31 March 2016

Can the Market Provide a Guide to Orderly Trading

Arguably trading can be a chaotic experience. It can be at the beginning and it can be after this stage. Why is this.

Firstly, the market can be expected to do unexpected things. What is meant by expected. Well, the market does what it does, find values over time for assets. But traders want to know what that future value might be. So various methods are used to establish order in the market, to interpret it. But what that order is and what the market is doing may be very different things. Even if it matches, it can stop matching.

So any systemic approach used, is prone to being proved entirely wrong at any time, and this is a source of trading chaos. So what can be done. My belief is that letting the market guide is a way forward, but with this idea close in mind, that the market may not be guiding anywhere. At least with an imposition of order, there is basis for making decisions which is automated to some extent, but doing this may lead into potential chaos.

If the market is to guide, what is that exactly. Firstly is the chart itself, secondly is the movement of prices, and thirdly is time. These three processes capture some of what happens in a market. An indicator uses some assumption that price movement over time of a certain state, may result in a certain chart activity over time.

So for example RSI can say that the value of an asset is over or undervalued. But it can perhaps easily be the case that the expected outcome does not happen. While results can be fine tuned by filtering, those fine tunings can be found to be specific to the market conditions at the time and may not work later. So the need is perhaps to fine tune on market specific conditions, using generic events in the market, such as big figures.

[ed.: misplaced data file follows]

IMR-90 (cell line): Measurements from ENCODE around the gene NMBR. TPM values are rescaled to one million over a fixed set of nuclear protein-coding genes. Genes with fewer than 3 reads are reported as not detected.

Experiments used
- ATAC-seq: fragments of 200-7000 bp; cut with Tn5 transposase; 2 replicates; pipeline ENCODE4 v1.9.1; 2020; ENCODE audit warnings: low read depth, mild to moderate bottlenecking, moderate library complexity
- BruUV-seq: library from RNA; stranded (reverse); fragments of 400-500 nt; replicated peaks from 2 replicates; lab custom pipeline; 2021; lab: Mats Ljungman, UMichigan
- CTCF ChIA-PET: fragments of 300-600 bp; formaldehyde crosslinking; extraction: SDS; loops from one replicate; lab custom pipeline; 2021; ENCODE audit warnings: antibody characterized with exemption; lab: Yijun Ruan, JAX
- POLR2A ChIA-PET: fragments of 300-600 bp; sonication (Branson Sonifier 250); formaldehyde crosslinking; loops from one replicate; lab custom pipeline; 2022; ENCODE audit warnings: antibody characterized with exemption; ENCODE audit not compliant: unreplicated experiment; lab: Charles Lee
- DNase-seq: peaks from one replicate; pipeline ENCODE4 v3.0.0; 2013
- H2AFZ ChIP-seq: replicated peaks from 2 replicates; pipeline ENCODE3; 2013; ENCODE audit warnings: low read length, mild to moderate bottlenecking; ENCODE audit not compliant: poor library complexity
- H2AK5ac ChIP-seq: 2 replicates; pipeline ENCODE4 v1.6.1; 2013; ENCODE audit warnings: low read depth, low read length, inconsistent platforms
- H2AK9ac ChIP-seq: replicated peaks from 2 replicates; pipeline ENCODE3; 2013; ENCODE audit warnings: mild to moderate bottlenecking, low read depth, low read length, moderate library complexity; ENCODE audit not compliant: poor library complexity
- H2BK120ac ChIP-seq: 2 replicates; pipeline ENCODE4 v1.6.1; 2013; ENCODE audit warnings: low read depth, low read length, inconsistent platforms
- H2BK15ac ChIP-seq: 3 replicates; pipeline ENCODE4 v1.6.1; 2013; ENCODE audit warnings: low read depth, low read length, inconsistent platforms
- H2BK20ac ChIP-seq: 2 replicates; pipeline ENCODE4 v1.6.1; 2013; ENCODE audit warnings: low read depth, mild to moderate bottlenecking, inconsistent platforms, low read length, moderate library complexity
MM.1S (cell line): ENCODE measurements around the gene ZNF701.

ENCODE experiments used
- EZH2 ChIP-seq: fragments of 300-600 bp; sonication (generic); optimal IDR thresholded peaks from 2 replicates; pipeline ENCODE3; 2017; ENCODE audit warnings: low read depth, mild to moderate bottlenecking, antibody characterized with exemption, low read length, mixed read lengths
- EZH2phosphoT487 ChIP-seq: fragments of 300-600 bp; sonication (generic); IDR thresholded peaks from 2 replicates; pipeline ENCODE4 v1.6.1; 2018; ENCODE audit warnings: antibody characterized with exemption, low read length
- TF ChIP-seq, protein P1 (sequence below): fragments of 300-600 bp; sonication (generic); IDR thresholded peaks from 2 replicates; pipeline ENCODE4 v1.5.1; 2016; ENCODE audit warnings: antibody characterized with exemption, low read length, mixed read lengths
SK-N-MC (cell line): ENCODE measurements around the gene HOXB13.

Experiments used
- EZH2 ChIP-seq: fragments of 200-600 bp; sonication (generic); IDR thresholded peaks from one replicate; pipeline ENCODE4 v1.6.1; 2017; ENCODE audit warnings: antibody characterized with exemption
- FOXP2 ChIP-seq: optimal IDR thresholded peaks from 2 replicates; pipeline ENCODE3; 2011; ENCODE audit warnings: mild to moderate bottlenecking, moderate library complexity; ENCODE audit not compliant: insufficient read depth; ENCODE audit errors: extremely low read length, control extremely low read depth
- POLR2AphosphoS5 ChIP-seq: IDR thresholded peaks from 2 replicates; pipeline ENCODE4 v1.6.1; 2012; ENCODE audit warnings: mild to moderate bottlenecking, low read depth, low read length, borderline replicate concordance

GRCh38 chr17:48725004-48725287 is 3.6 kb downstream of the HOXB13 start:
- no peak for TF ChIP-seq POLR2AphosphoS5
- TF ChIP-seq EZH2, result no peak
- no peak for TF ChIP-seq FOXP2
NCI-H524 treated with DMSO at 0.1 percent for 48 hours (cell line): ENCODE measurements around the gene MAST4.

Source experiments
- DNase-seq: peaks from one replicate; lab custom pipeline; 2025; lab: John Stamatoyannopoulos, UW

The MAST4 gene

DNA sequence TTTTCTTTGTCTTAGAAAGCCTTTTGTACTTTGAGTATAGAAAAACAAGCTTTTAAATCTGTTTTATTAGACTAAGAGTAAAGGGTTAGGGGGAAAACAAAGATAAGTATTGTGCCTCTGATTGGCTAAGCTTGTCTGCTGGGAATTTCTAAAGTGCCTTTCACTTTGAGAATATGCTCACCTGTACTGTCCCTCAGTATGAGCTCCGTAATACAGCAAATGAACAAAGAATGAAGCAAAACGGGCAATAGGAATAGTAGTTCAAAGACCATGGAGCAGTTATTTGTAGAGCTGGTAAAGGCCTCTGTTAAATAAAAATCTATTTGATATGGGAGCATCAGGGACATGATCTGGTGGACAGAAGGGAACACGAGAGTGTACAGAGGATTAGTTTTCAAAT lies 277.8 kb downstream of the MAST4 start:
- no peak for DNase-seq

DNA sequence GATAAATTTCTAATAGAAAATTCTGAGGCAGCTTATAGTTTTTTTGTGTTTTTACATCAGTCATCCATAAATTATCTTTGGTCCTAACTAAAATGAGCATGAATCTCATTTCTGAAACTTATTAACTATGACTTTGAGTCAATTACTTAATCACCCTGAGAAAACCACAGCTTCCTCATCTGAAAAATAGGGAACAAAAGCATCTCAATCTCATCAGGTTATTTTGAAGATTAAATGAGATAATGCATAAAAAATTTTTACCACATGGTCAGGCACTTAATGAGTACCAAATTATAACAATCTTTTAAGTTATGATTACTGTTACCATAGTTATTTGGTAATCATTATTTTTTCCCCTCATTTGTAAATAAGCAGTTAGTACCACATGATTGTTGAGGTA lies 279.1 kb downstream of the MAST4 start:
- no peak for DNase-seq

For example, a move may stall or turn in accordance with RSI, and this may be happening around a big figure change. So one could envisage this scenario - the market pushed down towards the big figure, then reached an undervalued state and also had its power absorbed by reverse orders increasing (and decreasing) in density as the big figure is approached. So here one indication reflects another.

But what one really want to know is whether the market will reverse back up, or push down through. In this case, one can do some fine work, around uncertainty. That is, one can remain agnostic about whether it will push through or not, see this as being random as many definite things in the market are, but then note that it may stall or reverse in its journey, after this event.

So what can control chaotic market activity. Following prices is problematic in that they don't have much meaning. However the chart can reveal past support and resistance and multiple time frame analysis can indicate the interplay of support and resistance, over time.

This still does not predict what will happen next, but it can give warning signs of what might happen as it provides a basis for interpretation of price movement. As for processes which may affect the movement of prices then an indication for this may come from a careful examination of price movement over multiple time frames.

This is to capture the way fundamental events can influence prices, but it seems to be the case that certainly the Forex market does things with this influence which are perhaps counter intuitive. So even a certain news event may make for an unexpected result. But the event may have an expected result, in a way which is more hidden, for the obvious result seems to get broken up quickly in Forex, even if it can happen.

This is why remaining agnostic at key areas can be helpful. But of course those key areas are exactly the areas one wants indicators to indicate what will happen. So in relying on indicators of any kind to predict where they are most desired to predict, lies a potential source of chaotic trading.